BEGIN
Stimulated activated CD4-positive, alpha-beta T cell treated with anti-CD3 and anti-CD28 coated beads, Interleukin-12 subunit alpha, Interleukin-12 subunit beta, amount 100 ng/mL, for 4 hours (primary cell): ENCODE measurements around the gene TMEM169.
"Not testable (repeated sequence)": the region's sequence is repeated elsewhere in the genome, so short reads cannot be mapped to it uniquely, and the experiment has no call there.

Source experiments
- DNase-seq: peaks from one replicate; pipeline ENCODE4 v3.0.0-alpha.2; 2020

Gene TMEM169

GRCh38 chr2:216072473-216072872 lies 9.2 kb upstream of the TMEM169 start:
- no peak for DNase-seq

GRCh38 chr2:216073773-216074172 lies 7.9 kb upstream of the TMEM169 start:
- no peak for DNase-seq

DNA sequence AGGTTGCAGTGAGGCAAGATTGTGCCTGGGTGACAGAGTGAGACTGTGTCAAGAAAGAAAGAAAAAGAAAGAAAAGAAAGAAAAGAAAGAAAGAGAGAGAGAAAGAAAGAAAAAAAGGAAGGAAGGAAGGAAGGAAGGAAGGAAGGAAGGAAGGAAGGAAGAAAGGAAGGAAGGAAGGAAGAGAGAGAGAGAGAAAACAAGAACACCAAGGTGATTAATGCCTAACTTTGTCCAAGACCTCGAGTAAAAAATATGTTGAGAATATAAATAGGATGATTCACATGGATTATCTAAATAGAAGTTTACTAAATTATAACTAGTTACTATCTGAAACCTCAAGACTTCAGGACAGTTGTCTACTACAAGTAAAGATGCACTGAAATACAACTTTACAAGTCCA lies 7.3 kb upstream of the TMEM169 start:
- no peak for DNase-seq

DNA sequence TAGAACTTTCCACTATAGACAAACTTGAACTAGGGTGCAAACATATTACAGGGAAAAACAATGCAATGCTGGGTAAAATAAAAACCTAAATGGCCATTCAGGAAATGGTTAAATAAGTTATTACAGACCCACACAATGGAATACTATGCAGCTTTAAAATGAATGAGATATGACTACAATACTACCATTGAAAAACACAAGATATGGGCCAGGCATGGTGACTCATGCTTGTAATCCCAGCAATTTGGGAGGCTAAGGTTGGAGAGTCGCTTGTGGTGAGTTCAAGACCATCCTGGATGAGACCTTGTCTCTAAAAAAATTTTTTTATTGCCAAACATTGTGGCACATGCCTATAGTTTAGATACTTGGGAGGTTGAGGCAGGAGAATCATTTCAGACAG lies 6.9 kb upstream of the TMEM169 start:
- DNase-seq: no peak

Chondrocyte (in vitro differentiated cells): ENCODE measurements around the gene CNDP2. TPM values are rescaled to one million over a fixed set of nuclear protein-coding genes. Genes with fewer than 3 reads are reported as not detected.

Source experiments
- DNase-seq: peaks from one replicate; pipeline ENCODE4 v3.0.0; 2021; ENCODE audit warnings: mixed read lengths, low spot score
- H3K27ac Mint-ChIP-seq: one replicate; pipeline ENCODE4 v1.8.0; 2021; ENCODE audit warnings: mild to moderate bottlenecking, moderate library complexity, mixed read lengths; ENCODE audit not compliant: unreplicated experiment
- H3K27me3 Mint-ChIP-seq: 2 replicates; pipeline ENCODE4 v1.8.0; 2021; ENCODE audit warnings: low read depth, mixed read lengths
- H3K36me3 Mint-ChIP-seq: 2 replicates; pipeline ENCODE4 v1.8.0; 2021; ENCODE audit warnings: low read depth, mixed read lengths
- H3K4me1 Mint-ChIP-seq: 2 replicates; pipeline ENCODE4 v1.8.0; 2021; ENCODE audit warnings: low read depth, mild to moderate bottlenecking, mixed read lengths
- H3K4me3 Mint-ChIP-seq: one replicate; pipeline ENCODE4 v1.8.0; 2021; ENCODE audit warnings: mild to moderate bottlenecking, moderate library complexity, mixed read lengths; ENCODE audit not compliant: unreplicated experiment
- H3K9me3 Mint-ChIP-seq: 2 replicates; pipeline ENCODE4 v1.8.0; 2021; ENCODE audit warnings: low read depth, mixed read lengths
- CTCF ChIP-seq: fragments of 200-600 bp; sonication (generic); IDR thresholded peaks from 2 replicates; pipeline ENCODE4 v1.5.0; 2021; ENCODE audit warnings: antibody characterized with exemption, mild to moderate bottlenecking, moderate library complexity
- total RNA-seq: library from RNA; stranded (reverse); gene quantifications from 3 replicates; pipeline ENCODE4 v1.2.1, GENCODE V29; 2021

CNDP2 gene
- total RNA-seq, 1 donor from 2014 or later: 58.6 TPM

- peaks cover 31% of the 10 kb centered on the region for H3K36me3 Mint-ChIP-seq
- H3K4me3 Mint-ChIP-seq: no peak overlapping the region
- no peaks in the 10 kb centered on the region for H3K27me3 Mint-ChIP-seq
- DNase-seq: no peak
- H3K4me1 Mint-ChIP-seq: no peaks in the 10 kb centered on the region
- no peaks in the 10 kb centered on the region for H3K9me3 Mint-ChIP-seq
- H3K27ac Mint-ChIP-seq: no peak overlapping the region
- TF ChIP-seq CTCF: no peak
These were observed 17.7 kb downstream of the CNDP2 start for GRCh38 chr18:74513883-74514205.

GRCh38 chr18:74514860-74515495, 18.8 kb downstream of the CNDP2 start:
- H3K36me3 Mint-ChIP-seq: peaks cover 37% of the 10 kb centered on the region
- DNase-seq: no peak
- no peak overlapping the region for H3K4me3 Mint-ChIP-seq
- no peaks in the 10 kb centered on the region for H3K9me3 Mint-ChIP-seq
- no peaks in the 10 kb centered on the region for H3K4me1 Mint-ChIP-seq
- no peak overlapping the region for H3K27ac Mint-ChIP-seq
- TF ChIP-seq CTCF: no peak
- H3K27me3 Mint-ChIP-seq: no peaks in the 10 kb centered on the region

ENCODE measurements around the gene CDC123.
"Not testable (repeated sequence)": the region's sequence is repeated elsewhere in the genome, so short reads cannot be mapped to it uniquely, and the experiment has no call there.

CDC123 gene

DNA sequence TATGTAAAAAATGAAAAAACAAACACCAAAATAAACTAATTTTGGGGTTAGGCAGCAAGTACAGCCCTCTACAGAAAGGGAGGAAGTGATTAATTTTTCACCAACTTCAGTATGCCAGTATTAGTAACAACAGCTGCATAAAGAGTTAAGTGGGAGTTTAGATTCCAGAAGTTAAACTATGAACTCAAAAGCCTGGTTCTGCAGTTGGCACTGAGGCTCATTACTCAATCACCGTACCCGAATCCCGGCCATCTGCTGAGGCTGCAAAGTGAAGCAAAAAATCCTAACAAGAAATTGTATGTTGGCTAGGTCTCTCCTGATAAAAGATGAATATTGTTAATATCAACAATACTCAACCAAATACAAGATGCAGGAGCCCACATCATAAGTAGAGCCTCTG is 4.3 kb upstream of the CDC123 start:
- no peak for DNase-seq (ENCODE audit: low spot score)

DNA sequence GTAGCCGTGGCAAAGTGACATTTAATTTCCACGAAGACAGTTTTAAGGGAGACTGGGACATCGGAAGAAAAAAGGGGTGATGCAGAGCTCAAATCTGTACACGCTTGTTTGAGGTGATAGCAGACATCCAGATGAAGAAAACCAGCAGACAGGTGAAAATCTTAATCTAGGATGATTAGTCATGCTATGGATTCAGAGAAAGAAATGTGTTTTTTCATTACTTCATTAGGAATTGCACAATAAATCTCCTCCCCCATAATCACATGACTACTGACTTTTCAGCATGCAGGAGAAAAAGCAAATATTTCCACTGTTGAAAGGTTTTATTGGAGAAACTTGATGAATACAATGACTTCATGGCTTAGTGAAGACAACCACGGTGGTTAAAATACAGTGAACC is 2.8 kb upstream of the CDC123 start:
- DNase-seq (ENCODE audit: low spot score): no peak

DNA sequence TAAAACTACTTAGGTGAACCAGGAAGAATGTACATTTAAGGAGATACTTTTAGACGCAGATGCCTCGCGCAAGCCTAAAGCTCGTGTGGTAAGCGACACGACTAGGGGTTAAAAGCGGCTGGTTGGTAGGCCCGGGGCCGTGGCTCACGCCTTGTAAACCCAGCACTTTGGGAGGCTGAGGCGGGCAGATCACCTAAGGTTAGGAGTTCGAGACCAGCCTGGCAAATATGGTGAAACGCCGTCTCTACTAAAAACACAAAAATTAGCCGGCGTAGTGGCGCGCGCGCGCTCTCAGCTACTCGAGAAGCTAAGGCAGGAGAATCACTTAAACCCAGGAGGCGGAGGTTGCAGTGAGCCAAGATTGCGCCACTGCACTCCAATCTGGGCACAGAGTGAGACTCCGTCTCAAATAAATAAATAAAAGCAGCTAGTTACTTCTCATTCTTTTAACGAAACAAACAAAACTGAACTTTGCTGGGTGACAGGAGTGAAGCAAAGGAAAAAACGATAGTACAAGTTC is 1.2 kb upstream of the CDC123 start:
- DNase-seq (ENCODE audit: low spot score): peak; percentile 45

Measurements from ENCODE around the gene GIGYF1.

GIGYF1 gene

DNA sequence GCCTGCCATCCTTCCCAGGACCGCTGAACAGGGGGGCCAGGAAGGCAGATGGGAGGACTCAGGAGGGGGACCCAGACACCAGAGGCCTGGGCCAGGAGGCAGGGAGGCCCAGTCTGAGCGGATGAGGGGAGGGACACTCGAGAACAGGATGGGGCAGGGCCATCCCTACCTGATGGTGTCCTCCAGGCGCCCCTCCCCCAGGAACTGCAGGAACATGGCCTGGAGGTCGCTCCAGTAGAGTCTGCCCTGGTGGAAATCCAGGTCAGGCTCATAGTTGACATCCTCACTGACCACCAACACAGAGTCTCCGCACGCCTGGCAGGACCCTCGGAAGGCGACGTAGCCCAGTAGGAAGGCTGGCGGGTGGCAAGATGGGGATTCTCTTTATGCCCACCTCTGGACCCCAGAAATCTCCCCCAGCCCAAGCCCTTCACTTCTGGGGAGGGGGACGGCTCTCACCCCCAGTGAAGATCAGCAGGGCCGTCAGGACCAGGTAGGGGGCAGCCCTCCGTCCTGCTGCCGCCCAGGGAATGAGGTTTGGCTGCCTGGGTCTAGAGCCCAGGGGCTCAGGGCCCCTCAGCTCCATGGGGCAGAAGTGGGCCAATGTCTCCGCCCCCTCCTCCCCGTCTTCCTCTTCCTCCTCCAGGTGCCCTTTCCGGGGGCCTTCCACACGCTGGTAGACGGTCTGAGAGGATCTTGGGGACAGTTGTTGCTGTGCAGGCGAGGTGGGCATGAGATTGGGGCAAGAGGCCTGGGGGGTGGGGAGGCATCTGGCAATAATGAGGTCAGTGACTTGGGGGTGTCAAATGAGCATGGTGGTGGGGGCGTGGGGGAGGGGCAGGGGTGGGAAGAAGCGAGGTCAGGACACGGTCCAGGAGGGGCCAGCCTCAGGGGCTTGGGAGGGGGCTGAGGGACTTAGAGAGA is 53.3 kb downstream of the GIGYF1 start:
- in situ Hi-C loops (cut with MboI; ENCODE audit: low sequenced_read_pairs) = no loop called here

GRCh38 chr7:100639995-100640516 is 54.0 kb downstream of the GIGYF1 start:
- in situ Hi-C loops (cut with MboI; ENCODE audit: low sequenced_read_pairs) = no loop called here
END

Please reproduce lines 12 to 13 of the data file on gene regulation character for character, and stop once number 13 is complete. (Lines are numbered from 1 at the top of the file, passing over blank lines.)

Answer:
DNA sequence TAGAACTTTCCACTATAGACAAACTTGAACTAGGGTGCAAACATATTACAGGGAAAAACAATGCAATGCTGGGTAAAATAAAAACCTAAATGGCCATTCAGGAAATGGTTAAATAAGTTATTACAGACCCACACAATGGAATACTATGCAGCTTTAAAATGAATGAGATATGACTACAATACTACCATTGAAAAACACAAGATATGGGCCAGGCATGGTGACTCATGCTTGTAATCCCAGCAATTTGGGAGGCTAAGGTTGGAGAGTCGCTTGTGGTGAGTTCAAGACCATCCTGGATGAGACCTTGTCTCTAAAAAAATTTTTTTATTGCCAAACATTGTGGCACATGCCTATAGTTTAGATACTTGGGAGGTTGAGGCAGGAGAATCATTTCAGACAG lies 6.9 kb upstream of the TMEM169 start:
- DNase-seq: no peak